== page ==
Robb Jones talks about the transition from chef to bartender

Jones mixing up a cocktail inside Saffron

Jones mixing up a cocktail inside Saffron

Robb Jones ambles into Saffron in the early afternoon and immediately takes command of his bar, simmering simple syrups and prepping herbs and brews. His cocktails are carefully built from extensive knowledge; he reads everything he can get his hands on about the craft. 

Our 2013 Best Bartender, Jones is now getting noticed on a national stage. He was in the Top 10 at the prestigious Bombay Sapphire Gin and GQ sponsored Most Inspired Bartender competition in Las Vegas this year (just barely missing the chance to compete on a world-wide level). His expertly mixed drinks have the local liquorati at attention.

Jones took a moment to tell us about his journey from the back of the kitchen to behind the bar.

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Hot Dish: So, first for the question on everyone's mind: Where did the extra "b" in your first name come from?

RJ: It wasn't me, it was a dental hygienist. I was trying to grow out of Robby and into Robert. She wrote it down as "Robb" and I thought, "You can have two bs? I didn't even know that was an option! That's awesome."

HD: Where did you grow up?

Robb Jones: White Bear Lake. The old 55110.

HD: Did you grow up in a food-focused family?

RJ: No. Not at all. I hated food. I wouldn't eat for shit. You can ask my mom. I ate like five things. Peanut butter sandwiches. Simek's meatballs and those cocktail weenies.... Pop Tarts and cereal. I was an only child. I had no idea about food. 

I remember once eating at McDonald's and, like, eating a McNugget (I think they were actually made with chicken back then) was a big deal. I remember, I was eating a McNugget and I looked inside of it and it looked like a fish tail. I lost my shit, thinking there was a fish tail in my food. There was nothing they could do. My dad tried to tell me, but I remember it perfectly. I thought there was a fish tail in there. So I hated McDonald's. School field trips, it would be a big deal that we'd all stop at McDonald's, and I wouldn't eat anything.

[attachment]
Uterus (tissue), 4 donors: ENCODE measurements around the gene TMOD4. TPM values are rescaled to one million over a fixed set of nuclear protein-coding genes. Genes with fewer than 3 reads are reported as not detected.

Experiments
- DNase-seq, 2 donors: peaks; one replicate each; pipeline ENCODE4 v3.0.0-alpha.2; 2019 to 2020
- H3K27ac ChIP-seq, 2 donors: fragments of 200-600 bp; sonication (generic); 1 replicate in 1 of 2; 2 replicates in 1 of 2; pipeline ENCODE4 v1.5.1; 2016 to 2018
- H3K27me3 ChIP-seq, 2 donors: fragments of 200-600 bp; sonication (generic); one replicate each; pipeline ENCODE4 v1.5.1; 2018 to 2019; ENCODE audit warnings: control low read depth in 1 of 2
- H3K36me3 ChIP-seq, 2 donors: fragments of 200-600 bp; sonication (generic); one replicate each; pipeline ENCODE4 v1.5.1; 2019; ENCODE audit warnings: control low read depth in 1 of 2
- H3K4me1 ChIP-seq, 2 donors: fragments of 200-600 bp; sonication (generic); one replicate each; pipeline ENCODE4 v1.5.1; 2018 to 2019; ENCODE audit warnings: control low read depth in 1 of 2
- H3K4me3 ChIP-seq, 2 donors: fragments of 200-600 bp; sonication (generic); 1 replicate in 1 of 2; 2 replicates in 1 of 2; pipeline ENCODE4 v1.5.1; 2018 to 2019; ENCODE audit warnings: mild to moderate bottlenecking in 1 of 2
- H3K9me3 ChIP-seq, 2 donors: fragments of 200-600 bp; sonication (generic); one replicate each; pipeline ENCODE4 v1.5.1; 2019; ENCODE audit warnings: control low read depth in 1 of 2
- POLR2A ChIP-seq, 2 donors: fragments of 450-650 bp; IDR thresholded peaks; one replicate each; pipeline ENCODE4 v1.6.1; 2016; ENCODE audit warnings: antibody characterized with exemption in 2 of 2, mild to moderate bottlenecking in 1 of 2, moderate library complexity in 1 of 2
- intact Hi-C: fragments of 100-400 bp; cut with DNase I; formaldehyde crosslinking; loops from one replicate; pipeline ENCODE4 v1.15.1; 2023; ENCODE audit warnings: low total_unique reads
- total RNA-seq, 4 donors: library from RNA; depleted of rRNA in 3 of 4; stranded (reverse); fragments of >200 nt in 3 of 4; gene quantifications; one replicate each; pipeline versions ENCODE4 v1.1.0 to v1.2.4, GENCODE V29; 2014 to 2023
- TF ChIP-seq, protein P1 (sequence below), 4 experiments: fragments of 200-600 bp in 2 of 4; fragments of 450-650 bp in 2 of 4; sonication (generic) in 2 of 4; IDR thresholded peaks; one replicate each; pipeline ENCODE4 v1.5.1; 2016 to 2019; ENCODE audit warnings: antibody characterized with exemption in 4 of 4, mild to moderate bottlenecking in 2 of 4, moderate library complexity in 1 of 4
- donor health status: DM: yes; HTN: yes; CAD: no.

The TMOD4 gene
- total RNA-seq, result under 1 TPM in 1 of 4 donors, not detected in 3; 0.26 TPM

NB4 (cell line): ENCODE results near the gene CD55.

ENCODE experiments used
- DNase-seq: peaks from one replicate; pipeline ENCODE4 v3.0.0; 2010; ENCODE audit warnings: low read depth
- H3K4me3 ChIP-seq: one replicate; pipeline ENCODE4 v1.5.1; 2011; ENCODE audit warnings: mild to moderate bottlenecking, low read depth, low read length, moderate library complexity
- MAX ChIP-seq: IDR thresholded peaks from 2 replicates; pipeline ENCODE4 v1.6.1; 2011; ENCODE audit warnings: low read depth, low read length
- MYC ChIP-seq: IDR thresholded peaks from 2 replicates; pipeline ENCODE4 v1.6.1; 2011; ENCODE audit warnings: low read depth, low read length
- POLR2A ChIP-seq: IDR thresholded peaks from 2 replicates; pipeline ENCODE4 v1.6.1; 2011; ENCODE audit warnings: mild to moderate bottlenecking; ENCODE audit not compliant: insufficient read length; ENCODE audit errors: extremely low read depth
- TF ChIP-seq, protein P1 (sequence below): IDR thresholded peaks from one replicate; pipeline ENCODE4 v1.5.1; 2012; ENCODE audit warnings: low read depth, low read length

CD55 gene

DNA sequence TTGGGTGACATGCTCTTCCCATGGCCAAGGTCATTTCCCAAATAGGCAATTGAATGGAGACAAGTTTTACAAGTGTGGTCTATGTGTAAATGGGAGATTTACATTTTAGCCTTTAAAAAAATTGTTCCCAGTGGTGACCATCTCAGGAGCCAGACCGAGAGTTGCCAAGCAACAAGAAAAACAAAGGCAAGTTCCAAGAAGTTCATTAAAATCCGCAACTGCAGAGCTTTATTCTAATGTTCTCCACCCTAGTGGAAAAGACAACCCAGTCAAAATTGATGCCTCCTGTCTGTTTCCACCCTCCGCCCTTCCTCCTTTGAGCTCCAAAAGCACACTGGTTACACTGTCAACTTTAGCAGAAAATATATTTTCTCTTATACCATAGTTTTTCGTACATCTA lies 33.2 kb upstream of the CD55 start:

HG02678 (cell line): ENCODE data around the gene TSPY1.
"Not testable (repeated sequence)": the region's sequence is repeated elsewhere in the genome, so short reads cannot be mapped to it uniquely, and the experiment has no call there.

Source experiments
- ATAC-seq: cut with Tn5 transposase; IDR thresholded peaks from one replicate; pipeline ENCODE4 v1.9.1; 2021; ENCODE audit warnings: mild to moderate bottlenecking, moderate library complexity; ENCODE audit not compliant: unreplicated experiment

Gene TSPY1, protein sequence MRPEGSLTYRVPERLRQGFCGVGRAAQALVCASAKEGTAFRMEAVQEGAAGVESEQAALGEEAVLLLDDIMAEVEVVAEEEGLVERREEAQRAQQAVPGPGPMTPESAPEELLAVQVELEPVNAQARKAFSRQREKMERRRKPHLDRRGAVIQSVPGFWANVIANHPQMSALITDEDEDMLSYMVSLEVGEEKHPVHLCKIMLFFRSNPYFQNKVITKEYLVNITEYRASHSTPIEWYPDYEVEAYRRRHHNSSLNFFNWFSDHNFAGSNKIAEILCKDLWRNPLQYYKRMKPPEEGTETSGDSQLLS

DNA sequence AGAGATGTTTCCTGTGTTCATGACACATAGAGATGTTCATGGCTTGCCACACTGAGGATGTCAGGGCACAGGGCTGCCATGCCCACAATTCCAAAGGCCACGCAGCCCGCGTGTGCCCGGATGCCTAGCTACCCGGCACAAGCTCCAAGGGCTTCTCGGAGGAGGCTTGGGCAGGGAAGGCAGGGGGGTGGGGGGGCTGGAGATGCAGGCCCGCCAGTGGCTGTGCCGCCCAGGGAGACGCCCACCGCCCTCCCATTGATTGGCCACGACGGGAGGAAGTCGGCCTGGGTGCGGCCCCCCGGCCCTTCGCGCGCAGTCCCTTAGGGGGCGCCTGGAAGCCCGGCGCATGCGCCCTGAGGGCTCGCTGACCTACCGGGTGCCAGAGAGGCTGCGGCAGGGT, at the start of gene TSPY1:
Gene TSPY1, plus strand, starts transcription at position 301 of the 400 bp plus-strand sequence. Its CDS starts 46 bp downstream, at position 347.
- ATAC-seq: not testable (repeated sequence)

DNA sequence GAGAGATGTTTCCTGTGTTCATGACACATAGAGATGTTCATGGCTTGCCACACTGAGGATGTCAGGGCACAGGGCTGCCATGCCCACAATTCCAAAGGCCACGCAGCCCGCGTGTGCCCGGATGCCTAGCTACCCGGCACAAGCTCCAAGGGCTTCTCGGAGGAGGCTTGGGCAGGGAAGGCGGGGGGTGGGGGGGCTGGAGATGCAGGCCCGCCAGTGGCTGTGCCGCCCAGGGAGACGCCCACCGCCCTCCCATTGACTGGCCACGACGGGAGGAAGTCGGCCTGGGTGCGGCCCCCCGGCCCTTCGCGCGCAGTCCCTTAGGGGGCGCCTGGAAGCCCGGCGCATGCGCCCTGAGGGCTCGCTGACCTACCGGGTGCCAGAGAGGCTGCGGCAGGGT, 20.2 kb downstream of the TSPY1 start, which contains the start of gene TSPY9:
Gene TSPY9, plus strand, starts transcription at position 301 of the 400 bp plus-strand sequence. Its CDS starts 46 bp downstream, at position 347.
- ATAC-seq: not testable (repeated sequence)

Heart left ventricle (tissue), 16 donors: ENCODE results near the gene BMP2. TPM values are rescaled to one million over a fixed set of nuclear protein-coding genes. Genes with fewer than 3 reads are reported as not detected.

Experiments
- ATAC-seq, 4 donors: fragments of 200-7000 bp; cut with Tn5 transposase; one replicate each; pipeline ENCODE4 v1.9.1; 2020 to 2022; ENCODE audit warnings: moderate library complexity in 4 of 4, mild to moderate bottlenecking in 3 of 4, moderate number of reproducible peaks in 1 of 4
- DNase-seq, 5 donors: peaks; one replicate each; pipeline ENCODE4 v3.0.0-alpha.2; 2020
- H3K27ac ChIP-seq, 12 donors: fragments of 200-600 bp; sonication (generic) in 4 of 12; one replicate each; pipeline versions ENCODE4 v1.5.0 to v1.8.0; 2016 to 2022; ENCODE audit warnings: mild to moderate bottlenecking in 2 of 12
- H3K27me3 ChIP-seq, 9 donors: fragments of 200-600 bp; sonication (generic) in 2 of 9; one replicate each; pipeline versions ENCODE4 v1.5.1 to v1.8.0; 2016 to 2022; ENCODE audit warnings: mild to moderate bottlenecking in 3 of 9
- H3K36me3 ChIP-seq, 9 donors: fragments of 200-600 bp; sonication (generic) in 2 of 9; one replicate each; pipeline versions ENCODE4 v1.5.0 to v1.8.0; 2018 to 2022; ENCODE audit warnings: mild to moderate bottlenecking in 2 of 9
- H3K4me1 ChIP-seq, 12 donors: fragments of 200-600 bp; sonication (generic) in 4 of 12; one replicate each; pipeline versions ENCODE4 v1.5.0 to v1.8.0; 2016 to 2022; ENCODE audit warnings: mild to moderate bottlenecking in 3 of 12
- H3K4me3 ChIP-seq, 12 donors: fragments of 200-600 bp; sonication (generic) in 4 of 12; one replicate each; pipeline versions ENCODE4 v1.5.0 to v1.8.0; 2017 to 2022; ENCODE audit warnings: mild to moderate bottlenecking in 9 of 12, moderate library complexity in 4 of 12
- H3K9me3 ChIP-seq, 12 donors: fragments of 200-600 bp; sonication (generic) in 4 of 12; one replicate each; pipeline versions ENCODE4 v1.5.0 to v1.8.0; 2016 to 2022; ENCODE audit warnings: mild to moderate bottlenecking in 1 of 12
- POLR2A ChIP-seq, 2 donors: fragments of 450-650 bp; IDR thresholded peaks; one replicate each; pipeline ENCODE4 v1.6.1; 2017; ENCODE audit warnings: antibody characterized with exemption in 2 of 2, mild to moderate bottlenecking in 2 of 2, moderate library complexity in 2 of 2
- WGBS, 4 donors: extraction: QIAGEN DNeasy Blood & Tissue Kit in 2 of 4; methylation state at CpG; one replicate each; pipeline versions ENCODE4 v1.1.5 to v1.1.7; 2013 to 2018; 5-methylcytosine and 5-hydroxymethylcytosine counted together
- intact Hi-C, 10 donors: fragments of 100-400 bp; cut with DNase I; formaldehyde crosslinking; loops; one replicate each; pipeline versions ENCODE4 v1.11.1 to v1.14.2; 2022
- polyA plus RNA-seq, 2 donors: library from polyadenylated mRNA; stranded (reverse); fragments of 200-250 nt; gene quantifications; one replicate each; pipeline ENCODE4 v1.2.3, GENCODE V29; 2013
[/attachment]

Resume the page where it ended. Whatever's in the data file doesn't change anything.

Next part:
HD: What was your first job in the industry?

RJ: I worked at McDonald's.

HD: Of course you did!

RJ: I did. I was 15.

HD: You hated the food. What made you want to work there? Was it to find the source of the fish tails?

RJ: Yes. No, it was my first real job and all my friends worked there. Me and my friends all running this McDonald's. It was all great until I think I had to empty and clean out all the grease traps. Gross. From there I went to my second industry job, Pizza Man. I was making way too much money, like just cash everywhere. Considering gas was 98 cents back then it was just ridiculous... and awesome.

HD: How did you become a chef?

RJ: Well, I knew I wanted to go to culinary school. I'd already had a little bit of cooking experience. I decided to go to school in Arizona because I was sick of winter. Before that, I went to Europe and ate and traveled around. I decided that this is what I really wanted to do as a career. I remember eating incredible food there that was just like nothing I'd ever had before.